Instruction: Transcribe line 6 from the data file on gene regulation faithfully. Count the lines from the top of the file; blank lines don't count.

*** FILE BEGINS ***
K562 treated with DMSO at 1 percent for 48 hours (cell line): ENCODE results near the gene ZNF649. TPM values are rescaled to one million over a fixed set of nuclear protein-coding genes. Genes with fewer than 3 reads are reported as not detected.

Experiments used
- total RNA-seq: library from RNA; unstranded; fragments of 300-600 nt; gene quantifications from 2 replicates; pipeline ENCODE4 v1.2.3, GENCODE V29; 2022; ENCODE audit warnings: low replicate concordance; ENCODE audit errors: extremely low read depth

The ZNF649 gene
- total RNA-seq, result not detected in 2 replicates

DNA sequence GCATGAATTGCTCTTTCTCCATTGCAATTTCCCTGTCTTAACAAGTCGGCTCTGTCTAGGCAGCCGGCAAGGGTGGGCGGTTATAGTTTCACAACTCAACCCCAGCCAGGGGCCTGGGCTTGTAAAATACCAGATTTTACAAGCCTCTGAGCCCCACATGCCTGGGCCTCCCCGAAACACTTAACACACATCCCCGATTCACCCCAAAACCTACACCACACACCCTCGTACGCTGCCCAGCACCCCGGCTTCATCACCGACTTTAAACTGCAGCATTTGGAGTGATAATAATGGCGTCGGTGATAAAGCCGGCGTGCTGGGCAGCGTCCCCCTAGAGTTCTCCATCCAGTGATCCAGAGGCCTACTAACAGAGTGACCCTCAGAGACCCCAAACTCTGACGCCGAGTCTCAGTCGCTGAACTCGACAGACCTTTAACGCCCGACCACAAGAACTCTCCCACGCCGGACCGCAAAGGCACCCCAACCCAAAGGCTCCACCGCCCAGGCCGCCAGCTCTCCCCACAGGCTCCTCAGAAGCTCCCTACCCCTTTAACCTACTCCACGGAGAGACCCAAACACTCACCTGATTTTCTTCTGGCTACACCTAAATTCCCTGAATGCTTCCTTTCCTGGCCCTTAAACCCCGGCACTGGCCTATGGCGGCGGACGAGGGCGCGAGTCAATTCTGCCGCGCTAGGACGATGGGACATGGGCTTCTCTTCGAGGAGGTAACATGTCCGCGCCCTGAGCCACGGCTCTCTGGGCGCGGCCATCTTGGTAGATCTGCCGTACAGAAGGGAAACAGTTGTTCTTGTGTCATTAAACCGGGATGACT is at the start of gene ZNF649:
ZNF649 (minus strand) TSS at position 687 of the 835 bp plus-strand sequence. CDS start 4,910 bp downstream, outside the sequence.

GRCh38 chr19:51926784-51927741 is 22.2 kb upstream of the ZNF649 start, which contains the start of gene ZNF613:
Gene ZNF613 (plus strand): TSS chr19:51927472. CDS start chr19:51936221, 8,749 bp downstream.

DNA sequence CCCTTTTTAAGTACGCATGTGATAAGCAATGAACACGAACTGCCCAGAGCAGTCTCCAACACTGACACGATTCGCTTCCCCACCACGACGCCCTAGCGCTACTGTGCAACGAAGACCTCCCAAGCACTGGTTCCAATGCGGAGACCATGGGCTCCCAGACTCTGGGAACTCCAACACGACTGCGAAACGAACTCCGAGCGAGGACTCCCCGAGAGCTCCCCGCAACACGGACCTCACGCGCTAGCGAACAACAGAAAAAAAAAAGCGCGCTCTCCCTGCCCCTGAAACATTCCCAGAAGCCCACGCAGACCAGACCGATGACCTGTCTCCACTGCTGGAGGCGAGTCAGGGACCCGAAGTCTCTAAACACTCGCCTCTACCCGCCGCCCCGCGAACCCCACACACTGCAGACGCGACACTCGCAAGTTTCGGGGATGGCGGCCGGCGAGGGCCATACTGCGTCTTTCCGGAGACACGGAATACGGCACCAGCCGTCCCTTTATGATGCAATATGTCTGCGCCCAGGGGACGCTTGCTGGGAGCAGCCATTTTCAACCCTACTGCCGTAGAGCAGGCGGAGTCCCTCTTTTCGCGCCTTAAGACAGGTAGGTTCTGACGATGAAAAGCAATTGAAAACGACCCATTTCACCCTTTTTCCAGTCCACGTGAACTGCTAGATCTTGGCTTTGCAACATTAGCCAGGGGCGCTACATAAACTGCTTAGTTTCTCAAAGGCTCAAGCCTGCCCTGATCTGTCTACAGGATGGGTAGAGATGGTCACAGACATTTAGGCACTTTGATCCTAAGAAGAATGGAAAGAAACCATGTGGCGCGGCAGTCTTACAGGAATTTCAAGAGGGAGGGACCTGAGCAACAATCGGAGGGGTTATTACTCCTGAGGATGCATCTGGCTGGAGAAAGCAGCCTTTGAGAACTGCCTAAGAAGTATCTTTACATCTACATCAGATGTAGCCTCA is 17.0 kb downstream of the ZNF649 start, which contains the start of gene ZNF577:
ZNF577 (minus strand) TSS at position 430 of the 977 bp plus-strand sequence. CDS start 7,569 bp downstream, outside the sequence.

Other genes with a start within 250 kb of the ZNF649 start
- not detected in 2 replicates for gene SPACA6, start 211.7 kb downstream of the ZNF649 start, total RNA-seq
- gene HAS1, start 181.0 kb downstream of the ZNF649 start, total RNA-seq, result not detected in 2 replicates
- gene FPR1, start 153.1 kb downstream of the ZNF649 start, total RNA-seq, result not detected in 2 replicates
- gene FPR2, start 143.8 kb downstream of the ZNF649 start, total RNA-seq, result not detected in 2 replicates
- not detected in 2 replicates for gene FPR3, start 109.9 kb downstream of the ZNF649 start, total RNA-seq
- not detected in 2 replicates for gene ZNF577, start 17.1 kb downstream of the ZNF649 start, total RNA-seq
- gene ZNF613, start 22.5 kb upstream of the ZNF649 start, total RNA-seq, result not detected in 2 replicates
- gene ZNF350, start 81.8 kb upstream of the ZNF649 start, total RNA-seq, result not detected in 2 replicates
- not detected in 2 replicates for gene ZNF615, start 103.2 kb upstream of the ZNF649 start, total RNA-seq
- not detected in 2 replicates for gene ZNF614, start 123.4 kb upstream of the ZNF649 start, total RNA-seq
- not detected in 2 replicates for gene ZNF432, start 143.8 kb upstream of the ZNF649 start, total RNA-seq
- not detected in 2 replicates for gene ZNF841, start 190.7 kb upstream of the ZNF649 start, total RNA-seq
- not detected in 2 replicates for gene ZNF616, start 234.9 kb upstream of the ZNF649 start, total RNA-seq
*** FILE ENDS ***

DNA sequence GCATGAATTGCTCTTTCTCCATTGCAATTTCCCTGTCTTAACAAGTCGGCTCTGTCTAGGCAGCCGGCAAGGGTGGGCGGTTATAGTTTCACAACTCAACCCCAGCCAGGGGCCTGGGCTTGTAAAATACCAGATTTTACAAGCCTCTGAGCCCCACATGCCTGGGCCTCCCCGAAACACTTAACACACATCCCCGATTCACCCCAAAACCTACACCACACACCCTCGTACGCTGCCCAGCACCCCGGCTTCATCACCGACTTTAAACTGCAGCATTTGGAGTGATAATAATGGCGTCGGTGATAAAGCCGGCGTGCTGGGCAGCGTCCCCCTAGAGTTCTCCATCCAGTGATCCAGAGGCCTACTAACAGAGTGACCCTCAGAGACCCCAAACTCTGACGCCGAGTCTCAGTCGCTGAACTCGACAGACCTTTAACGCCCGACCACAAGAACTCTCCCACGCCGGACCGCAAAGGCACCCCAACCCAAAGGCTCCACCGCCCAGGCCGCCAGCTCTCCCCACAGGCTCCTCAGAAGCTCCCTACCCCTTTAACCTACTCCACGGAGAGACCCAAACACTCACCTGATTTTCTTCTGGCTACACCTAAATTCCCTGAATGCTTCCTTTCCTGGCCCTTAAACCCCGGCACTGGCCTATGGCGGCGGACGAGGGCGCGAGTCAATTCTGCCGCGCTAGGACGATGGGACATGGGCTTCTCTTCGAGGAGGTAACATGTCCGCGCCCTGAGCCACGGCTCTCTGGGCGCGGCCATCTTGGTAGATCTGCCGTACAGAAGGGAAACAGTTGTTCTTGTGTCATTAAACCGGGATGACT is at the start of gene ZNF649: